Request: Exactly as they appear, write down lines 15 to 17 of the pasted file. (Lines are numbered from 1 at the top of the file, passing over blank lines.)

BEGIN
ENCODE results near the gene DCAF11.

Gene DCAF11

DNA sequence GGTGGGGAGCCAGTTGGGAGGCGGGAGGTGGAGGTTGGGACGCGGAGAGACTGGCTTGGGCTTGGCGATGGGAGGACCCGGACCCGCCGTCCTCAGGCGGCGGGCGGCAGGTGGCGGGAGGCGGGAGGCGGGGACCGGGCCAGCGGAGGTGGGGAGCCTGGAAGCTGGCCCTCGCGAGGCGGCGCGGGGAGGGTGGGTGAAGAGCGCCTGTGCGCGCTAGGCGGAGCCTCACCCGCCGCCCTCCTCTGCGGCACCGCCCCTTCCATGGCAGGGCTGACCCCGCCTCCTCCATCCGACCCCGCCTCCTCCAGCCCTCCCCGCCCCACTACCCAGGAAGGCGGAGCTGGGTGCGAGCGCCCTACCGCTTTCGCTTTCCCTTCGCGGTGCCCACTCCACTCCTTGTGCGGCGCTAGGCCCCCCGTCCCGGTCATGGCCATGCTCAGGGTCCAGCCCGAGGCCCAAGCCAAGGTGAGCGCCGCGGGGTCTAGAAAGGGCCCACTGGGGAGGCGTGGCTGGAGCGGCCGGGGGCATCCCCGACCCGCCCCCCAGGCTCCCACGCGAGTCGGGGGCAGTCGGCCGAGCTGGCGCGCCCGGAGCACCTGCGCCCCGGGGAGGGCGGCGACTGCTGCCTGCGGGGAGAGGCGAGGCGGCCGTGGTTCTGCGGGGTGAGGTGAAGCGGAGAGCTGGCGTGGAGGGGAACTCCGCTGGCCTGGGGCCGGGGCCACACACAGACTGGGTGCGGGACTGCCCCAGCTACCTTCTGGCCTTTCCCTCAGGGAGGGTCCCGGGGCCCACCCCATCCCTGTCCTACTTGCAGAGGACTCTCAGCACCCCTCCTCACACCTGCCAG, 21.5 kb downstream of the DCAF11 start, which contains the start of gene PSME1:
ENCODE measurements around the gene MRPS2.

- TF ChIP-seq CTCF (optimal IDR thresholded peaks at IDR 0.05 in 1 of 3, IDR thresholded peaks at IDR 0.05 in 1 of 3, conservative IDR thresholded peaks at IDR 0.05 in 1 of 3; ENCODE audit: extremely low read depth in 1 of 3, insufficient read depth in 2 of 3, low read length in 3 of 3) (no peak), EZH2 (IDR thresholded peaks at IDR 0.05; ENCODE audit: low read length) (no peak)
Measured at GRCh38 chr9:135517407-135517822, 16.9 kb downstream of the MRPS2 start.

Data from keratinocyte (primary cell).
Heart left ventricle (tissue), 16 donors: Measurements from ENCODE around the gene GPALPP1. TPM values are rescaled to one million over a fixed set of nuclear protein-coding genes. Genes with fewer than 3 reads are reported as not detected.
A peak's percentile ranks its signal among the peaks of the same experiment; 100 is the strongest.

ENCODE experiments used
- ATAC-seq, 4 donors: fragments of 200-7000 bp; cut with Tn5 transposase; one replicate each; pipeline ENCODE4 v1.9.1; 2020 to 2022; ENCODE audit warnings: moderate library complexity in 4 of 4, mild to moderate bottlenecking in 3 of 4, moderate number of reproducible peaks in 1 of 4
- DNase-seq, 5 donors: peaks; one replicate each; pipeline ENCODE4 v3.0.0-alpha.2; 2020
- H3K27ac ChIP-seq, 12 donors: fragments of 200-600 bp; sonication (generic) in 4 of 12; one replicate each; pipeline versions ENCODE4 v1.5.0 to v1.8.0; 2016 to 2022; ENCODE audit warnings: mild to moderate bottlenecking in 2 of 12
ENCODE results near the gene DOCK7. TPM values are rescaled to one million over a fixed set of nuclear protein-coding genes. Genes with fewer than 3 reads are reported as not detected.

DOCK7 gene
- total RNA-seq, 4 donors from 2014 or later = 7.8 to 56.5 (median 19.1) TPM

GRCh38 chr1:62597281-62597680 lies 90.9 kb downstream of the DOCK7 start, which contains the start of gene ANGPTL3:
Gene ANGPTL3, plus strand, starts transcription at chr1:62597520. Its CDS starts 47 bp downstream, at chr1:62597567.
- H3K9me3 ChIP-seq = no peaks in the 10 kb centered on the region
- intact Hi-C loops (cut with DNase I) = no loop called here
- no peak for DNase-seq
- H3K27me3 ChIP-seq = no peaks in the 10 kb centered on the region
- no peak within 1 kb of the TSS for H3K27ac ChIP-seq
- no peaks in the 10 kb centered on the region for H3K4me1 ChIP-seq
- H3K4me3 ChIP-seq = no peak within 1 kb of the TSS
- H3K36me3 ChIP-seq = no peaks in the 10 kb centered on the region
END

DOCK7 gene
- total RNA-seq, 4 donors from 2014 or later = 7.8 to 56.5 (median 19.1) TPM

GRCh38 chr1:62597281-62597680 lies 90.9 kb downstream of the DOCK7 start, which contains the start of gene ANGPTL3: